Eugène Delacroix, French, Arabs Traveling, 1855, Oil on canvas; 54.1 x 65.1 cm (21 5/16 x 25 5/8 inches), Museum Appropriation Fund 35.786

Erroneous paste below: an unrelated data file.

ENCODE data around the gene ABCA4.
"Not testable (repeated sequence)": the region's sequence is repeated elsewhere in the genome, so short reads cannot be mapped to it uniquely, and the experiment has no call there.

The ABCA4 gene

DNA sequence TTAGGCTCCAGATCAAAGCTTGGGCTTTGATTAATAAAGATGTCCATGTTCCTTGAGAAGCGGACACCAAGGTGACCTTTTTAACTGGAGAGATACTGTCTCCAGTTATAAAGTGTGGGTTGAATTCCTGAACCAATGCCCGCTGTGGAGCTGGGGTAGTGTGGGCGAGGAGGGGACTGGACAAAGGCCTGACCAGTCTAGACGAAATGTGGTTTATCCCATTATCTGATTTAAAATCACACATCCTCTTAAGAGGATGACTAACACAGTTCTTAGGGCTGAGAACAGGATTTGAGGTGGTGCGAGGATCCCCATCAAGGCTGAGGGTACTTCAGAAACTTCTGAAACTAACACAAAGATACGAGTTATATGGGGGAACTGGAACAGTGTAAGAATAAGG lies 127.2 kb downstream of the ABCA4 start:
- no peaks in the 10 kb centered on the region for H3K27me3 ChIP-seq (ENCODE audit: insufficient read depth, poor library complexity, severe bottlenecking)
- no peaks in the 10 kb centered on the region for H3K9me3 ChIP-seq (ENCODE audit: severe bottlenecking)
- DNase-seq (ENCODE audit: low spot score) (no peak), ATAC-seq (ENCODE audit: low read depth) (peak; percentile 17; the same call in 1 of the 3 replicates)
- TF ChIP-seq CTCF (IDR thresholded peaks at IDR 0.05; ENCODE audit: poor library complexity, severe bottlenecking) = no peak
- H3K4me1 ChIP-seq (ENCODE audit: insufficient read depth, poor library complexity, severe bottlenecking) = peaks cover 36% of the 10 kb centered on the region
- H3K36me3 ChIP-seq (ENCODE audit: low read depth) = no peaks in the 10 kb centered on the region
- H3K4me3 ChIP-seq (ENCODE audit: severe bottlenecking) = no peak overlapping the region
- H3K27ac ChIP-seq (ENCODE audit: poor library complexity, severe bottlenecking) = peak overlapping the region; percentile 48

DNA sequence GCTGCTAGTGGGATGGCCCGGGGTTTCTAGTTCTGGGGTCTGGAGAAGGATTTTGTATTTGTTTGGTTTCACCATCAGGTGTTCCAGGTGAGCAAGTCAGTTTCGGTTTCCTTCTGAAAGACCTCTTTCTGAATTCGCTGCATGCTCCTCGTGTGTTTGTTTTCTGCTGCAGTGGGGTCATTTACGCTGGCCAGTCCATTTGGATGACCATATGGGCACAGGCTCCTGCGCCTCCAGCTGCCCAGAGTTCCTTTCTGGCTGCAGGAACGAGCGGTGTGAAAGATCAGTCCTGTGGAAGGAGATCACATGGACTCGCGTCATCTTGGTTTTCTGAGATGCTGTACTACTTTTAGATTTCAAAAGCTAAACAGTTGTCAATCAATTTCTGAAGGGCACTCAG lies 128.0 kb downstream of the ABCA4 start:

Eugène Delacroix’s voyage to North Africa in 1832 had a profound influence on his artistic development. He filled numerous albums with sketches of the people and places he saw there, annotating his drawings with commentaries and with observations on color and light. Recording an excursion from Mèknes to Tangier on April 5, 1832, he described an encounter with travelers on horseback near a valley “stretching back as far as the eye can see.” The group included a veiled woman on horseback, attended by a man who restrains her steed. This encounter served as a source for Arabs Traveling, a composition that Delacroix painted in Paris more than twenty years later. Filtering the details of the original scene, he used loose brushstrokes and pure, complementary hues to create a flickering effect across the painting’s surface.